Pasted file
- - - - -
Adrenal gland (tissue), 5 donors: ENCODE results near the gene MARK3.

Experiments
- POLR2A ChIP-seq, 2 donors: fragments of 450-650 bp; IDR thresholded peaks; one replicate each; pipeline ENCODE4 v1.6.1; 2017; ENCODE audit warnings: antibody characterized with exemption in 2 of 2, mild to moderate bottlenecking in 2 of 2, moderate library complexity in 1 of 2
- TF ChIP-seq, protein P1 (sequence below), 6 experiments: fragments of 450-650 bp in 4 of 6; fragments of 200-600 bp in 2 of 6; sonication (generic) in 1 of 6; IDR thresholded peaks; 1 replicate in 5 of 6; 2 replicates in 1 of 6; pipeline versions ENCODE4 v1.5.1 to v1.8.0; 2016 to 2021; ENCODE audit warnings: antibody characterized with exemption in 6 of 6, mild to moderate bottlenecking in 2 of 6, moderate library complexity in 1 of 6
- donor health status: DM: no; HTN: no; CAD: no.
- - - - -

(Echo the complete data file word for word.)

Adrenal gland (tissue), 5 donors: ENCODE results near the gene MARK3.

Experiments
- POLR2A ChIP-seq, 2 donors: fragments of 450-650 bp; IDR thresholded peaks; one replicate each; pipeline ENCODE4 v1.6.1; 2017; ENCODE audit warnings: antibody characterized with exemption in 2 of 2, mild to moderate bottlenecking in 2 of 2, moderate library complexity in 1 of 2
- TF ChIP-seq, protein P1 (sequence below), 6 experiments: fragments of 450-650 bp in 4 of 6; fragments of 200-600 bp in 2 of 6; sonication (generic) in 1 of 6; IDR thresholded peaks; 1 replicate in 5 of 6; 2 replicates in 1 of 6; pipeline versions ENCODE4 v1.5.1 to v1.8.0; 2016 to 2021; ENCODE audit warnings: antibody characterized with exemption in 6 of 6, mild to moderate bottlenecking in 2 of 6, moderate library complexity in 1 of 6
- donor health status: DM: no; HTN: no; CAD: no.